Wonder Woman: Rebirth #1
Written by Greg Rucka
Art by Matthew Clark, Sean Parsons, Liam Sharp, Jeremy Colwell and Laura Martin
Lettering by Jodi Wynne
Published by DC Comics
'Rama Rating: 6 out of 10
Wonder Woman has consistently been a tough nut to crack for DC creators in recent years, with even a writer as heralded as Grant Morrison only being able to cobble together a fairly pedestrian take on the character in Wonder Woman: Earth One. But few have as glowing a reputation with the Amazing Amazon as Greg Rucka, who returns to Diana Prince with Wonder Woman: Rebirth, shouldering the weight of righting the "New 52"’s wrongs and making sense of "Rebirth"’s massive course correction in a mere 20 pages. But even for a talent like Rucka, this might be a bit much, with even his much-vaunted art team flagging behind this issue’s overlarge expectations.
But ultimately, this isn’t Greg Rucka’s fault — out of all the big characters in the DC lineup, Wonder Woman might be the one most in need of damage control, particularly after the previous poorly-received run by Meredith and David Finch. Unfortunately, it’s been a long time since Diana was a character that could really be boiled down to a single theme or maxim. Superman is truth and justice. Green Lantern is willpower. Spider-Man is power and responsibility. But what is Wonder Woman about? You could go a few different ways: equality, feminism, justice. In this special, Rucka lands firmly on Truth as the unifying theme of the title, and in the process, he sets out to undermine that idea. It’s a clever but frustrating bit as Rucka dredges readers through Diana Prince’s toxic last few years, sprinkling in some of the new wrinkles that DC Universe: Rebirth #1 and Justice League introduced before pulling the rug out from under readers in the final pages.
Rucka makes Wonder Woman an unreliable lens through which to see her world, and even though her history wasn’t erased in the reboot, he’s allowing himself a way to pick and choose the events of the last five years of storytelling that he wants to keep or discard. While I think this comic doesn’t work in terms of being an entertaining story that will hold a reader’s interest over the course of 20 pages, I do think it puts Rucka in an enviable position compared to other writers in the new DCU. He’s essentially enabled himself to start from scratch. Of course, it’s hypothetical that the powers that be would even allow it. For instance, they’ve made a big deal about Diana’s twin brother, a fact that’s even mentioned in this very issue. But a detail like that seems like part of the journey rather than the destination. This is a very passive issue because it forces us to slog through pages and pages of recap with very little payoff. But there’s a chance it could lead to something interesting.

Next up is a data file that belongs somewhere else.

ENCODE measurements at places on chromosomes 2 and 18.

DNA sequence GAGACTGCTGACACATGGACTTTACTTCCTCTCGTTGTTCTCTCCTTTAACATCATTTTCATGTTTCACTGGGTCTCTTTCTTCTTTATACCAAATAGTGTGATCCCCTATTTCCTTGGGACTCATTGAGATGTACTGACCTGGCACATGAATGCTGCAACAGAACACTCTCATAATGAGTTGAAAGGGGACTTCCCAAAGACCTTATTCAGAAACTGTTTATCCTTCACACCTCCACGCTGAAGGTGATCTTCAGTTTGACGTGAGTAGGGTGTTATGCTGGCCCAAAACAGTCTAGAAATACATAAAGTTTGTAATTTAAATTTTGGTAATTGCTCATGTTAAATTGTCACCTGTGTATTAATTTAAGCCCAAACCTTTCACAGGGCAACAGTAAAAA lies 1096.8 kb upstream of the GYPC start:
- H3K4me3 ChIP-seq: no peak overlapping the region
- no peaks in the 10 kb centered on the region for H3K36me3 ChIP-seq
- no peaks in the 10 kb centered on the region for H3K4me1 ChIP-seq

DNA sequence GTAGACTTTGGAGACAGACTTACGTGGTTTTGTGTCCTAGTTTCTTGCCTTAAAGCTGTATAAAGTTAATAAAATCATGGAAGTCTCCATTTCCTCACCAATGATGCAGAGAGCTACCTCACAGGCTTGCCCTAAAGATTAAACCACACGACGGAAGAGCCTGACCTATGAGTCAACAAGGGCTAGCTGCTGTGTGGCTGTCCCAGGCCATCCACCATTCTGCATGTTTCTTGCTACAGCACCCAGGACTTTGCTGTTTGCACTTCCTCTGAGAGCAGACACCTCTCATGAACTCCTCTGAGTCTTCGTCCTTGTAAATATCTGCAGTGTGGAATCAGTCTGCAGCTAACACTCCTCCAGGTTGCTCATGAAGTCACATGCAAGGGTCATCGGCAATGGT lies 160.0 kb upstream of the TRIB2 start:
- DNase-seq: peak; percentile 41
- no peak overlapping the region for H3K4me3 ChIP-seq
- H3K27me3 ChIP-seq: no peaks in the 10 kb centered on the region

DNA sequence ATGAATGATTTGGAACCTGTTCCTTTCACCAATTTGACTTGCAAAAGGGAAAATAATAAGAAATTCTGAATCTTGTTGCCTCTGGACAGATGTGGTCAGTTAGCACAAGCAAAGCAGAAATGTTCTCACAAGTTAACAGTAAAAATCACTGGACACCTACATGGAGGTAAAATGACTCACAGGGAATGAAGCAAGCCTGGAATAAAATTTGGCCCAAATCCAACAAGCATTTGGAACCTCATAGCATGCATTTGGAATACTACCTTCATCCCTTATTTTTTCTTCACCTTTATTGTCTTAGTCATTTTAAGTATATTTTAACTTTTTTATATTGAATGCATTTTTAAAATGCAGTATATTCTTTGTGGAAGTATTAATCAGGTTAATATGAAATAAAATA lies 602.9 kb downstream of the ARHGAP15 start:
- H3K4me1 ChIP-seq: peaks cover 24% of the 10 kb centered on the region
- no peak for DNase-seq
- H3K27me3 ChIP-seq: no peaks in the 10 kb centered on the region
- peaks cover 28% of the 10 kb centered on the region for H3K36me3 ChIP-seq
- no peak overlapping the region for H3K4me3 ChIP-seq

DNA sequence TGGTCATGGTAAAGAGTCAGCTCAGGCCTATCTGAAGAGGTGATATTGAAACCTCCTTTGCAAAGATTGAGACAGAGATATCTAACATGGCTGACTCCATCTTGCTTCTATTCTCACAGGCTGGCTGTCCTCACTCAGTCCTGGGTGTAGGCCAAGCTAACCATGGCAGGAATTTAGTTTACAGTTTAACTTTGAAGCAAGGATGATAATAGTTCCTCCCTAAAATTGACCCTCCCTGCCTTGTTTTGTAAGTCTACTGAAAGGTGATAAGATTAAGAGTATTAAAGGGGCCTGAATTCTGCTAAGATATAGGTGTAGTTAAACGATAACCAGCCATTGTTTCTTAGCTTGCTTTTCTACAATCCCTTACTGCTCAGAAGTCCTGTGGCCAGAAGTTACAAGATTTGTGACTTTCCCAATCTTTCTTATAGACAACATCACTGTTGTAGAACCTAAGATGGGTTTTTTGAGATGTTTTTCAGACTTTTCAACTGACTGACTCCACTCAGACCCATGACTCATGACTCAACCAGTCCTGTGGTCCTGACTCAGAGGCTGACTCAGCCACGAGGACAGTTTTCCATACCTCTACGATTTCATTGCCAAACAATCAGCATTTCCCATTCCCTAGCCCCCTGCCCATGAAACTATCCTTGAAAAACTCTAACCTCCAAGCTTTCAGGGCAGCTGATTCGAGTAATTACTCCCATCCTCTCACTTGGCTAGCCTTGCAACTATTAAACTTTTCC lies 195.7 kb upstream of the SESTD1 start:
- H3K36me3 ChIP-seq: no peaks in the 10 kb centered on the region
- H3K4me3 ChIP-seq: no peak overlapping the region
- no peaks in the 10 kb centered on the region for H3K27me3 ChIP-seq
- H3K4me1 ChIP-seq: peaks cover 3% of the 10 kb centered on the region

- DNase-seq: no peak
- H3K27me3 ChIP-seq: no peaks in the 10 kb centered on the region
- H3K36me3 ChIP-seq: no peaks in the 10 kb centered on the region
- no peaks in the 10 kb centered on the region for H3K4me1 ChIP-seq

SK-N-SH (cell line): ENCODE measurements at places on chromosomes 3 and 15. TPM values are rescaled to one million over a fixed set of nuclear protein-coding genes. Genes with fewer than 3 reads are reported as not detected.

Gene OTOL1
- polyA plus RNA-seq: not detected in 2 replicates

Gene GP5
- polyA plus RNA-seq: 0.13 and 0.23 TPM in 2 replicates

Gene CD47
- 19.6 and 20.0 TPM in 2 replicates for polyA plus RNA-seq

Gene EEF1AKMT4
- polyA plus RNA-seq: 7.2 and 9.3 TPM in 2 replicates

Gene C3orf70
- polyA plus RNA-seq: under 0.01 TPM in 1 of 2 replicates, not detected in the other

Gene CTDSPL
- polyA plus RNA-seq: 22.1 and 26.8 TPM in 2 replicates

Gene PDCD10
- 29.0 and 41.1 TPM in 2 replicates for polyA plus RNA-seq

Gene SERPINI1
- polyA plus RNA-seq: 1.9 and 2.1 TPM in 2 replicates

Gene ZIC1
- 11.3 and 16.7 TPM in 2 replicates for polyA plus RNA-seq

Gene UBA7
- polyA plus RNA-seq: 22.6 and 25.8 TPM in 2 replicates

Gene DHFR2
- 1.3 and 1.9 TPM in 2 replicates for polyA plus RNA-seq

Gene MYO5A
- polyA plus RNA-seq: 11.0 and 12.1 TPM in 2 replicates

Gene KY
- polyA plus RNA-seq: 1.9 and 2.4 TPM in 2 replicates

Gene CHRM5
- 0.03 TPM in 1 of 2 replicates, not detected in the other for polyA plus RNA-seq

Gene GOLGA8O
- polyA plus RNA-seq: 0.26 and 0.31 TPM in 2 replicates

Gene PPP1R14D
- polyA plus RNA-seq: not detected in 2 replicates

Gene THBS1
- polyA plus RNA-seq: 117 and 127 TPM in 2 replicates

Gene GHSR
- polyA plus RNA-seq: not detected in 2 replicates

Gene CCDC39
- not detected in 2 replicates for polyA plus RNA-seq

It’s never a good sign when you see a litany of names in the credits for the art, but at least these teams are able to do a decent approximation of each other. On the whole, Matthew Clark’s vision of Diana Prince is solidly in line with what the character should be. She looks formidable and strong, a great contrast to David Finch’s almost waifish character design. It doesn’t seem that Clark has the greatest eye for panel and page layouts but it feels like that might be a symptom of reading the issue through digital means rather than having a physical copy of the title, so it’s hard to fault him too much. There is some regular inconsistency with body proportions at certain angles and some strange expression work but that’s balanced by some really strong key moments like the waist up shot of Diana in costume at the beach.
It’s unclear if the art switch to Liam Sharp’s pencils is part of the literary device that Rucka wants to employ. But as the truth of narrative is thrown into doubt and Diana realizes it, we get a different look altogether. Her costume becomes more ornate as she sheds her "New 52" duds in favor of something a little bit more movie-friendly, as she and her readers are transported to Olympus. But Sharp doesn’t have the chops for the minor action sequence here which comes off stiff and lifeless. There is very little flow to his pages and they seemingly just jump from moment to moment which stands in stark contrast to Clark’s more deliberate pacing. Many readers were excited at the prospect of Liam Sharp joining Rucka on this title, but he squanders the small part he has to do and his strongest bit of work happens to be the cover.
Sometimes I wish I could grade a book separately for potential. But that’s not a thing. What Rucka does with this title is inject some hope into a book and character that had none for the astute reader who is paying attention to what’s happening on the page. Unfortunately, if Wonder Woman wasn’t a character that you cared about before this issue, this one is unlikely to win you over. The switch in art seems strange. The time spent on the past seems inconsequential by the end. But in theory, the concept is new-reader0friendly. If the Truth has been compromised and Diana must seek it out, she’ll go on a journey to find herself and hopefully, in the process make sense of her history and her place in the DC Universe. While that makes this individual special a little less than stellar, this bit of continuity utilitarianism means Wonder Woman has the potential to be one of the best books in the new DCU despite this strange beginning.